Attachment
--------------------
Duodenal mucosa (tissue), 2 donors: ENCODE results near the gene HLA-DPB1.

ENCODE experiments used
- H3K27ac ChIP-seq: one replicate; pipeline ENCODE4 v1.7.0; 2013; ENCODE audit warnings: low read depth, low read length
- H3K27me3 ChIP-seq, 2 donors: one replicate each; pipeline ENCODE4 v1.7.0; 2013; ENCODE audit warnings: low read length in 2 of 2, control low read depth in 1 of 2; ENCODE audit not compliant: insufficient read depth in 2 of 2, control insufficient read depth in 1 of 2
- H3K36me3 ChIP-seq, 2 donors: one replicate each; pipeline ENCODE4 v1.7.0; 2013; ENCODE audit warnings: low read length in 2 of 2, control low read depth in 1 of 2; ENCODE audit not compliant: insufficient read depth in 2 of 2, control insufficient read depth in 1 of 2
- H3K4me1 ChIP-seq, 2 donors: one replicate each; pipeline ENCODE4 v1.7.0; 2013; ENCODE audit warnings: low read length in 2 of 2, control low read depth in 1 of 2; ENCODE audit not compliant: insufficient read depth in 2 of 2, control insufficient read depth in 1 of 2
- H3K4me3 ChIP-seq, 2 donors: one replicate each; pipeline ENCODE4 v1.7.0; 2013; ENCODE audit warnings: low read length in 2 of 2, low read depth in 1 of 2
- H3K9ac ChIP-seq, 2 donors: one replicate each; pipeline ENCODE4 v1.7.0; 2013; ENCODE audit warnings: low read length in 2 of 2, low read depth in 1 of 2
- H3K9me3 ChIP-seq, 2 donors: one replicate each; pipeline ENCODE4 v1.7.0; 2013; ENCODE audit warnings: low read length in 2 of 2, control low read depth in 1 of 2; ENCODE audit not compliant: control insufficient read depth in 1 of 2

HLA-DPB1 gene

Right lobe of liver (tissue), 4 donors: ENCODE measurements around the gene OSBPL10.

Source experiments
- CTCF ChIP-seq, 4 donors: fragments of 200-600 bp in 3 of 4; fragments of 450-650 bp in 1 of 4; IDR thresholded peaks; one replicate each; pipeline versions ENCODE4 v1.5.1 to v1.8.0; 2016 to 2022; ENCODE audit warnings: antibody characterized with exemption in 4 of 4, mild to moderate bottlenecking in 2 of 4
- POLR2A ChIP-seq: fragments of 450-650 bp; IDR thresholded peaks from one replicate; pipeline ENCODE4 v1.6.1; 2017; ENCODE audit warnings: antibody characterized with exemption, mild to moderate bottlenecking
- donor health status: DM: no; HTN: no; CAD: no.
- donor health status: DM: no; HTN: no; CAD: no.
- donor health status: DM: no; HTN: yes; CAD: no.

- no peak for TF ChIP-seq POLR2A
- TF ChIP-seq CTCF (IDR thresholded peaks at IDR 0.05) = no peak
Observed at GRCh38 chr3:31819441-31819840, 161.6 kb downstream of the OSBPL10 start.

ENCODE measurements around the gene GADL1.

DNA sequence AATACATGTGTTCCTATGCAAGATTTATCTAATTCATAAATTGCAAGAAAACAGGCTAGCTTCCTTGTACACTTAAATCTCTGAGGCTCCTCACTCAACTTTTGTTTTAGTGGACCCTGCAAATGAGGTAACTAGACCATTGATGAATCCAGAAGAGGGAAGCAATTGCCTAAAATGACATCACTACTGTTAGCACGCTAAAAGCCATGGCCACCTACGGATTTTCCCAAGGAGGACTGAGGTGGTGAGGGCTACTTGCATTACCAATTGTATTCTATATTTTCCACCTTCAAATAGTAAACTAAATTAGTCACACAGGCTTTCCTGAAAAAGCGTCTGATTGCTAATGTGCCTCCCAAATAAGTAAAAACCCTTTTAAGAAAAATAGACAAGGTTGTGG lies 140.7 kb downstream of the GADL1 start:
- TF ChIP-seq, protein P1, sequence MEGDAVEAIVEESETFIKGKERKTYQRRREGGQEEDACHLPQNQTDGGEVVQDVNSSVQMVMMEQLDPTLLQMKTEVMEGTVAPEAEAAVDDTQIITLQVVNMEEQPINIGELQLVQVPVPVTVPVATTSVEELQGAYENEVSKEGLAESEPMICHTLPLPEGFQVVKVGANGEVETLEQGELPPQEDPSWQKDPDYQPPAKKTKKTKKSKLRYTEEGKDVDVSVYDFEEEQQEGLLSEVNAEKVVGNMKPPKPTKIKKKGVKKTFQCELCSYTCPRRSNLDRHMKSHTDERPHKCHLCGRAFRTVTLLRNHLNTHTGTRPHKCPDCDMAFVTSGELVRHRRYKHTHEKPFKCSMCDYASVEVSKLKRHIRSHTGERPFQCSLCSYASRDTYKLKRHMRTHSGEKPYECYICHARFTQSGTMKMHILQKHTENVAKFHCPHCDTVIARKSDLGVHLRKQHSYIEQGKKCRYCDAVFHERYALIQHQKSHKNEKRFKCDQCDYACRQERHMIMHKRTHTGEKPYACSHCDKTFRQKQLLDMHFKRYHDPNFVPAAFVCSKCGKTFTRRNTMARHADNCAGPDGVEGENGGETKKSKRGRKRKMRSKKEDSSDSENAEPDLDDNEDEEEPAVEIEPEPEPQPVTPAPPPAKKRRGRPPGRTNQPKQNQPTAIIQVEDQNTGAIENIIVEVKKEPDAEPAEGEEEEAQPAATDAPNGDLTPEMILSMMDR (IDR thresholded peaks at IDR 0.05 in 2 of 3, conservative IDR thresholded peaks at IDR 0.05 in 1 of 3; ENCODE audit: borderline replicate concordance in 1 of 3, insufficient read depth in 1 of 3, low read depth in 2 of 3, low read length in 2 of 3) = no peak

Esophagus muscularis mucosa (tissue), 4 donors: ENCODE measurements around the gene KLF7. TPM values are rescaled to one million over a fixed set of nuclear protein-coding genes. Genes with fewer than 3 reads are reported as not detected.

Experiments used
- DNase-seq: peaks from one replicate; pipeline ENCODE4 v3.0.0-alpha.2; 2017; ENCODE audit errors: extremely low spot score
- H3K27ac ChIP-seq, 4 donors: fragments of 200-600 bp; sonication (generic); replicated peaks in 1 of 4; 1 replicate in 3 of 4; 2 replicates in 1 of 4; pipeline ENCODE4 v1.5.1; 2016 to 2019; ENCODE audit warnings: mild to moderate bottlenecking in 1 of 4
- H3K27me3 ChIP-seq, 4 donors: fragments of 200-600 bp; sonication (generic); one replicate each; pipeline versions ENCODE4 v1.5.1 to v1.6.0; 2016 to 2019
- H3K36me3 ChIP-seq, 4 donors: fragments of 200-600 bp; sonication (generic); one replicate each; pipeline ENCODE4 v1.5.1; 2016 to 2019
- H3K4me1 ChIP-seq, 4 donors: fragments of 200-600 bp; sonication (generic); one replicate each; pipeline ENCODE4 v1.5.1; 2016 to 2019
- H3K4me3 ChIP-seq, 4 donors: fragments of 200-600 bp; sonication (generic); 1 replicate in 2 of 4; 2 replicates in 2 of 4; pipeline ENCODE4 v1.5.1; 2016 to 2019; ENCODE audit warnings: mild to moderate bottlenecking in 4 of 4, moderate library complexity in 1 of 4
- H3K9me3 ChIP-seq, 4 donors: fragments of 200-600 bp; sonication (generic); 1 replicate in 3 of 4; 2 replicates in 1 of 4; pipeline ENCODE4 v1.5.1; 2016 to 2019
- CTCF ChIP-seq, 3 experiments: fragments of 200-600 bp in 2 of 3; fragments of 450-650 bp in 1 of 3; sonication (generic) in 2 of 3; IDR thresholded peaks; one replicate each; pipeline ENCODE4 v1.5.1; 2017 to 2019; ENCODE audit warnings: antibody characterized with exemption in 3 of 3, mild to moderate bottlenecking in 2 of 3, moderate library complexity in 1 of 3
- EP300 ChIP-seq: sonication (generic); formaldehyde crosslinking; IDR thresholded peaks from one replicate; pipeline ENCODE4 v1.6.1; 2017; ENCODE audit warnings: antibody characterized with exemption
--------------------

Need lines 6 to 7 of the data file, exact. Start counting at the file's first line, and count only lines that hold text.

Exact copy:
- H3K4me1 ChIP-seq, 2 donors: one replicate each; pipeline ENCODE4 v1.7.0; 2013; ENCODE audit warnings: low read length in 2 of 2, control low read depth in 1 of 2; ENCODE audit not compliant: insufficient read depth in 2 of 2, control insufficient read depth in 1 of 2
- H3K4me3 ChIP-seq, 2 donors: one replicate each; pipeline ENCODE4 v1.7.0; 2013; ENCODE audit warnings: low read length in 2 of 2, low read depth in 1 of 2